Vitamin A (1944, 1992, 2014) & Cataracts
Researchers noted as early as 1944, after reviewing data from the Nutrition and Eye Disease Study, that moderate levels of Vitamin A in patients' diets were connected to a 40% lower risk of opaque lenses, or cataracts. The researchers adjusted the risk for age, sex, smoking, and heavy drinking and found that for those who were smokers, the cataract risk was reduced by 50%.
Published: Mares-Perelman, J.A., Klein, B.E.K., et al. Relationship Between Lens Opacities and Vitamin and Mineral Supplement Use, Ophthalmology 1944
1992 The Nurses Health Study was a nearly-20-year study which tracked the health of more than 50,000 female registered nurses along with their diet and levels of nutrients. Researchers noted that greater amounts of vitamin A in the diet were tied to 39% less risk of developing cataract.
In the years of follow-up additional women were added to the study as they reached age 45. The women who had the top one-fifth levels of vitamin A were those who had the 39% reduction. Consumption of spinach was most closely tied to lowered risk. In addition, the risk of cataract in women taking vitamin C was lowered by 45%. The researchers did not evaluate consumption of multi-vitamins.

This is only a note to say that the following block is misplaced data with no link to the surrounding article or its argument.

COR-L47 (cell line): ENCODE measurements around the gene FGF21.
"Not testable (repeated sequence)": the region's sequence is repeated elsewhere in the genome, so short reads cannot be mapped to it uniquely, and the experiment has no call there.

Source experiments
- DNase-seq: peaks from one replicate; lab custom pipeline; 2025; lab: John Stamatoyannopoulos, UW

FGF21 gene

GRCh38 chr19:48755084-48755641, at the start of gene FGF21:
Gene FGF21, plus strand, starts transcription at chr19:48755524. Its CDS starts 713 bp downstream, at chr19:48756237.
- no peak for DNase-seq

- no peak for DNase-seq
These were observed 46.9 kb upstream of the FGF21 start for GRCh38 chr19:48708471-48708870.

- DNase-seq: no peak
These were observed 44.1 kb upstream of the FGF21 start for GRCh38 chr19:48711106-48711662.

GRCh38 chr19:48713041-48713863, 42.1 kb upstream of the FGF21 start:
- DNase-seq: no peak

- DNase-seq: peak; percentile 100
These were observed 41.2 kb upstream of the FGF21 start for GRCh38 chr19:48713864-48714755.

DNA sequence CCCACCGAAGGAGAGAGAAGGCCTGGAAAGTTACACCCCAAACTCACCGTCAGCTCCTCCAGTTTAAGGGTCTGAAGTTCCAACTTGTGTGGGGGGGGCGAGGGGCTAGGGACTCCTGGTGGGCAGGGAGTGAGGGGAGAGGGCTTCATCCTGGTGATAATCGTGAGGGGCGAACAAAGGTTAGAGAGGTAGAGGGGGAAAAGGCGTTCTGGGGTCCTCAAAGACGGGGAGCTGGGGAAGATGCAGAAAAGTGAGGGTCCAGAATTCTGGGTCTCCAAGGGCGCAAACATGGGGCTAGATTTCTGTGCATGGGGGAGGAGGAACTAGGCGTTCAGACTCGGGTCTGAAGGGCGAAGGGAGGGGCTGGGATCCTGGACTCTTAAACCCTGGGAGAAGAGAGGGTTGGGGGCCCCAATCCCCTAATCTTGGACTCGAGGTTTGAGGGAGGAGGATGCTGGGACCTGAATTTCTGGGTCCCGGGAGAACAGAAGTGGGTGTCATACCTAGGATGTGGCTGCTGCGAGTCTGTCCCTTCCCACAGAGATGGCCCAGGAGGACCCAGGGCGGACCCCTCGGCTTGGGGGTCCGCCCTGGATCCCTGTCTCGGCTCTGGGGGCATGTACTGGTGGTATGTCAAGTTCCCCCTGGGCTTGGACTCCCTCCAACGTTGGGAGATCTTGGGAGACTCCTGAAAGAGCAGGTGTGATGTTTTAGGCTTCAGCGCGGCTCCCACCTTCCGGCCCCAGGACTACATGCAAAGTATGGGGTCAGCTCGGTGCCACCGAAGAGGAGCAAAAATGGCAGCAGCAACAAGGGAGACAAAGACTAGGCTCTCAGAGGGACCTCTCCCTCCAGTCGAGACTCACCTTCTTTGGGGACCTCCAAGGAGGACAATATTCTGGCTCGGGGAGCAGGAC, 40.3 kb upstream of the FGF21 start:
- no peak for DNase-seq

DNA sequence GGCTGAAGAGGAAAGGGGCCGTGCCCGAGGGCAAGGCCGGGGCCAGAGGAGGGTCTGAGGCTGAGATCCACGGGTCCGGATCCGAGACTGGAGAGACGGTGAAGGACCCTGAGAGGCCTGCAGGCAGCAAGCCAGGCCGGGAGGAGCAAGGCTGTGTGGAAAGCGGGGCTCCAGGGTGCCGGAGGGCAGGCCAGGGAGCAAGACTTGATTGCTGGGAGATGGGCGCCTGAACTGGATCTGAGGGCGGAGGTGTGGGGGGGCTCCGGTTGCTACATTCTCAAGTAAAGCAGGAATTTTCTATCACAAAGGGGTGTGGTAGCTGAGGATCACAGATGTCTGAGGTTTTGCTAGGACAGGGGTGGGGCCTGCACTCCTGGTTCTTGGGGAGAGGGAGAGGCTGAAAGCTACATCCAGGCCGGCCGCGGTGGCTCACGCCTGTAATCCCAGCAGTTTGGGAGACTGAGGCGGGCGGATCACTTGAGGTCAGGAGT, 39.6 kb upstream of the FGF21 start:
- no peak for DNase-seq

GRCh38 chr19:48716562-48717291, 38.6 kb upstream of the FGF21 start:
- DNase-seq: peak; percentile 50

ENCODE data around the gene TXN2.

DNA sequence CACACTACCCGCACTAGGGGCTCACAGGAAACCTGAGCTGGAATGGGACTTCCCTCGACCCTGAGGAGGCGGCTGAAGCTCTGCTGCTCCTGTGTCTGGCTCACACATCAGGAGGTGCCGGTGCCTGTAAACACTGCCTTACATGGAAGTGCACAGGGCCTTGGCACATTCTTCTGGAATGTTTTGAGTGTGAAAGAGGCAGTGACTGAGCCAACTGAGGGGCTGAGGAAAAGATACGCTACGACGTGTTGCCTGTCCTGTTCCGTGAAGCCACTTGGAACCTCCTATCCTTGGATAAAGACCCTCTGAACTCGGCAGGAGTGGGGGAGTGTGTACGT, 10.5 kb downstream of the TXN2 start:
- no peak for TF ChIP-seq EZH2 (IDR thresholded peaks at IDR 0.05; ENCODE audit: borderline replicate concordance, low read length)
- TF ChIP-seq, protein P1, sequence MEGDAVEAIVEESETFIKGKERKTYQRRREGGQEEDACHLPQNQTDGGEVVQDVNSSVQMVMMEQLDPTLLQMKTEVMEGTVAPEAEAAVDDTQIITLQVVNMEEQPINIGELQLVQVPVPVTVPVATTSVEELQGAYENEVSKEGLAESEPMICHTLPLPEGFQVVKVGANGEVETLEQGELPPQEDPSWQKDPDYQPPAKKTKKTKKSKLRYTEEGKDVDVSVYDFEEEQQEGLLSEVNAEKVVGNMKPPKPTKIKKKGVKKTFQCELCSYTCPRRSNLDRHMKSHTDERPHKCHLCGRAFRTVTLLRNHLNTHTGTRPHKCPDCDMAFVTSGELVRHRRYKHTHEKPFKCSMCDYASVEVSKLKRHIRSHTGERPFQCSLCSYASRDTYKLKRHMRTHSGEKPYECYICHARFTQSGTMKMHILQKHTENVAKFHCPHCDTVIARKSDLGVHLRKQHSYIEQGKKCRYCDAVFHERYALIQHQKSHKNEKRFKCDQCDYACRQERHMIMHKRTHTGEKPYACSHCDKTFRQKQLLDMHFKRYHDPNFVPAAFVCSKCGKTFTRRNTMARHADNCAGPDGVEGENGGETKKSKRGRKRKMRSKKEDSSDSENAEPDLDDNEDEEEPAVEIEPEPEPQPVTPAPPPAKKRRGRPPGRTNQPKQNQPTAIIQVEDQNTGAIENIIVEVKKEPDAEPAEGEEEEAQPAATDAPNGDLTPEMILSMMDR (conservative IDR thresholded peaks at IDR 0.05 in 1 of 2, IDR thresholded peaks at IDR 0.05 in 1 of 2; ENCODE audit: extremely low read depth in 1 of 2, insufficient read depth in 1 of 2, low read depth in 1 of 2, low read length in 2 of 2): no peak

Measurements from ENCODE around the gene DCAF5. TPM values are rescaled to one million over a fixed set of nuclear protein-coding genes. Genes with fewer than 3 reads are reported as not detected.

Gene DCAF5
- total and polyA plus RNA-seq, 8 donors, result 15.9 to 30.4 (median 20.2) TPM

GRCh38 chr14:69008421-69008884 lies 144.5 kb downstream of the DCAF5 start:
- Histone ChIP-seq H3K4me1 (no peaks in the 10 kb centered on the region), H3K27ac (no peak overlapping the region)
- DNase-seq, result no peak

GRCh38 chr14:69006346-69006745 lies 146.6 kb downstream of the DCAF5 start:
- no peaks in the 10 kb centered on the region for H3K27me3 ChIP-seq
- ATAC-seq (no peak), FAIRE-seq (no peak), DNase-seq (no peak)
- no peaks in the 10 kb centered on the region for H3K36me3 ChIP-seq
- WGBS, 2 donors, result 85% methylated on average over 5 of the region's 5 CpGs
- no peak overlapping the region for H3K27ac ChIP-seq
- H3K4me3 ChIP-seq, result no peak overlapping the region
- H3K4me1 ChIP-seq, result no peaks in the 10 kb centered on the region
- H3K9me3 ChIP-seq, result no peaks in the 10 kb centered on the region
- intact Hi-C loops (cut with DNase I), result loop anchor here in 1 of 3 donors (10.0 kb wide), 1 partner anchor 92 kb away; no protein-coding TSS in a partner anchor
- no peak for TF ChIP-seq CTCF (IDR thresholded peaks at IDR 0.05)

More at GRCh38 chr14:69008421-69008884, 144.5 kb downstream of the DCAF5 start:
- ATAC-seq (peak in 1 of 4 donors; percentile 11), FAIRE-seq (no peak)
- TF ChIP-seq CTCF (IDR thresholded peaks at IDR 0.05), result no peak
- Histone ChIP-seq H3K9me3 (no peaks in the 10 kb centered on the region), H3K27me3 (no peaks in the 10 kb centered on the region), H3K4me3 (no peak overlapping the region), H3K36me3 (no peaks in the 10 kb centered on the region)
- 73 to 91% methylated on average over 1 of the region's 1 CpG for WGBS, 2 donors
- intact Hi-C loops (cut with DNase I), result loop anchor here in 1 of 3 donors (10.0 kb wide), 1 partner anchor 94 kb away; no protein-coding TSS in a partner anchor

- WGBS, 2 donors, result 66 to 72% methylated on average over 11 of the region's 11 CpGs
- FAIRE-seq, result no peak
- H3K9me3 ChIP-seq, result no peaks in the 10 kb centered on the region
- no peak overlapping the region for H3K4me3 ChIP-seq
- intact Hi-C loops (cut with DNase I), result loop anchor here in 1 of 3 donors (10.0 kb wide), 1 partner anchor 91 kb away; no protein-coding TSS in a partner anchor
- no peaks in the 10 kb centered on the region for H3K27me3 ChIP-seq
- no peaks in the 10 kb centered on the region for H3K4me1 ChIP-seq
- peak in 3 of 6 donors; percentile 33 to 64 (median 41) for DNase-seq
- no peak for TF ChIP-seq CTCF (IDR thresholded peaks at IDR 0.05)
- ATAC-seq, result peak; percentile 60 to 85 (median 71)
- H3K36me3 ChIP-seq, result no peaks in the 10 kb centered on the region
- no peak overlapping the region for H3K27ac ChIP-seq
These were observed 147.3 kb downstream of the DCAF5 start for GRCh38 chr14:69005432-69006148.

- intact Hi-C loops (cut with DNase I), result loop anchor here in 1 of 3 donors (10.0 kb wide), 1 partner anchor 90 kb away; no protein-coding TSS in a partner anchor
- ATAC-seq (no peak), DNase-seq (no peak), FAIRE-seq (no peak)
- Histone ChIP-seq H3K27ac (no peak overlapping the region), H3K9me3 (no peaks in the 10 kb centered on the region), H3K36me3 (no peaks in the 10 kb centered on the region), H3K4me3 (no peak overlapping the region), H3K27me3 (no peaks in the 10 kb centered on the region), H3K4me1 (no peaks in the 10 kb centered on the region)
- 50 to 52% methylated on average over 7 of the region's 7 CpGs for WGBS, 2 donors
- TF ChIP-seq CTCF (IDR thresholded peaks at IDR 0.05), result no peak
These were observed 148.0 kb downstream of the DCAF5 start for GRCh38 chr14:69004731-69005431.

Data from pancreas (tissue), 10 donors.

Researchers: S.E. Hankinson, M.J. Stampfer
Published: Nutrient intake and cataract extraction in women: a prospective study, BMJ, August, 1992.
2014 Researchers investigated the effects of vitamin A and beta-carotene (a precursor of vitamin A) on cataract risk by summarizing the evidence from prior studies of both nutrients on cataract risk.
In this meta-analysis (a study of studies) the researchers evaluated information from 22 different studies finding significant connection between vitamin A consumption levels and incidence of cataract.
Researchers: A. Wang, Y. Jiang, D. Zhang
Published: Association of vitamin A and β-carotene with risk for age-related cataract: a meta-analysis, Nutrition, October, 2014.